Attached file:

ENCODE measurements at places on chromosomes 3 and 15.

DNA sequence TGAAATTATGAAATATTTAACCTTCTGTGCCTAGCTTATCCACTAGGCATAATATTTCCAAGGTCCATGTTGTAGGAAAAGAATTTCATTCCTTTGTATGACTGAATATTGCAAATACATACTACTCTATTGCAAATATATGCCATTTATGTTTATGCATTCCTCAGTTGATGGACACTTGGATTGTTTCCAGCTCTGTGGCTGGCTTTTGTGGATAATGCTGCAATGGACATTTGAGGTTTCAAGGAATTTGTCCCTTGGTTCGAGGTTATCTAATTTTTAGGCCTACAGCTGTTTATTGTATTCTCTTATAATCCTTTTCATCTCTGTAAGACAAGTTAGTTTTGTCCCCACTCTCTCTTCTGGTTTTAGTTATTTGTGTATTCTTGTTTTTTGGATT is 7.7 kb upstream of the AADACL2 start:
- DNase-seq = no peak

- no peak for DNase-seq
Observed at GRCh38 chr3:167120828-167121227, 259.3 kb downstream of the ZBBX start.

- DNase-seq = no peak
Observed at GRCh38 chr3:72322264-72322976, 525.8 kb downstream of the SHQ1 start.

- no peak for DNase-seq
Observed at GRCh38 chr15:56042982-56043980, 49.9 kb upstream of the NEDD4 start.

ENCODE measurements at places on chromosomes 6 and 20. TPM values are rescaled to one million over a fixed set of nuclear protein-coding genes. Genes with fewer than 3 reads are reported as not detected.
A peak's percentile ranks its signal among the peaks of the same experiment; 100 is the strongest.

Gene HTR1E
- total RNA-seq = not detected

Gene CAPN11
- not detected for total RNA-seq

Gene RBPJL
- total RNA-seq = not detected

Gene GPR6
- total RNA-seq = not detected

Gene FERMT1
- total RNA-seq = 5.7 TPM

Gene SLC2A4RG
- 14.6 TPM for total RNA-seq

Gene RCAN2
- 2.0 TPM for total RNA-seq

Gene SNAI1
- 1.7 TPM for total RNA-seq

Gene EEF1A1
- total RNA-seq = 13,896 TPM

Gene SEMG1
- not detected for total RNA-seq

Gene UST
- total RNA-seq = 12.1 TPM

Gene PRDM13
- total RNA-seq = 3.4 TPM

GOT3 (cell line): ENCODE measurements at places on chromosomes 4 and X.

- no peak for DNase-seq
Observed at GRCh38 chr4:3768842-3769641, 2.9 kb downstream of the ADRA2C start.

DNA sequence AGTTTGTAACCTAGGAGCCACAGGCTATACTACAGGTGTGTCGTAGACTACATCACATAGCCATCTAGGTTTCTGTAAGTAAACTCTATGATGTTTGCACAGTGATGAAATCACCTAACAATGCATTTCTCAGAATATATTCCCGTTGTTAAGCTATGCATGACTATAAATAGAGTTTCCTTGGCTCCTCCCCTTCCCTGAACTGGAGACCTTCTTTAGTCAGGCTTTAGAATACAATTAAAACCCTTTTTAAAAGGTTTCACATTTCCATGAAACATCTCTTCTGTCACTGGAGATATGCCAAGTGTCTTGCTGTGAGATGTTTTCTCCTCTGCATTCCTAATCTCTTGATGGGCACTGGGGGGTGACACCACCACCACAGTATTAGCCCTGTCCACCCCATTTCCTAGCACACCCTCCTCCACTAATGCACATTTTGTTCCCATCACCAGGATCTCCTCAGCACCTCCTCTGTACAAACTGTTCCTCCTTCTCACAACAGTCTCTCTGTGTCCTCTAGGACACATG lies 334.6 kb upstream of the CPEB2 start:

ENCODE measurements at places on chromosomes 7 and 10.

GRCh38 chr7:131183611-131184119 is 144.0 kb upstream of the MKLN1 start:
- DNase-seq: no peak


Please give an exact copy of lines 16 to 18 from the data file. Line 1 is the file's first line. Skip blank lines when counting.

Gene RBPJL
- total RNA-seq = not detected

Gene GPR6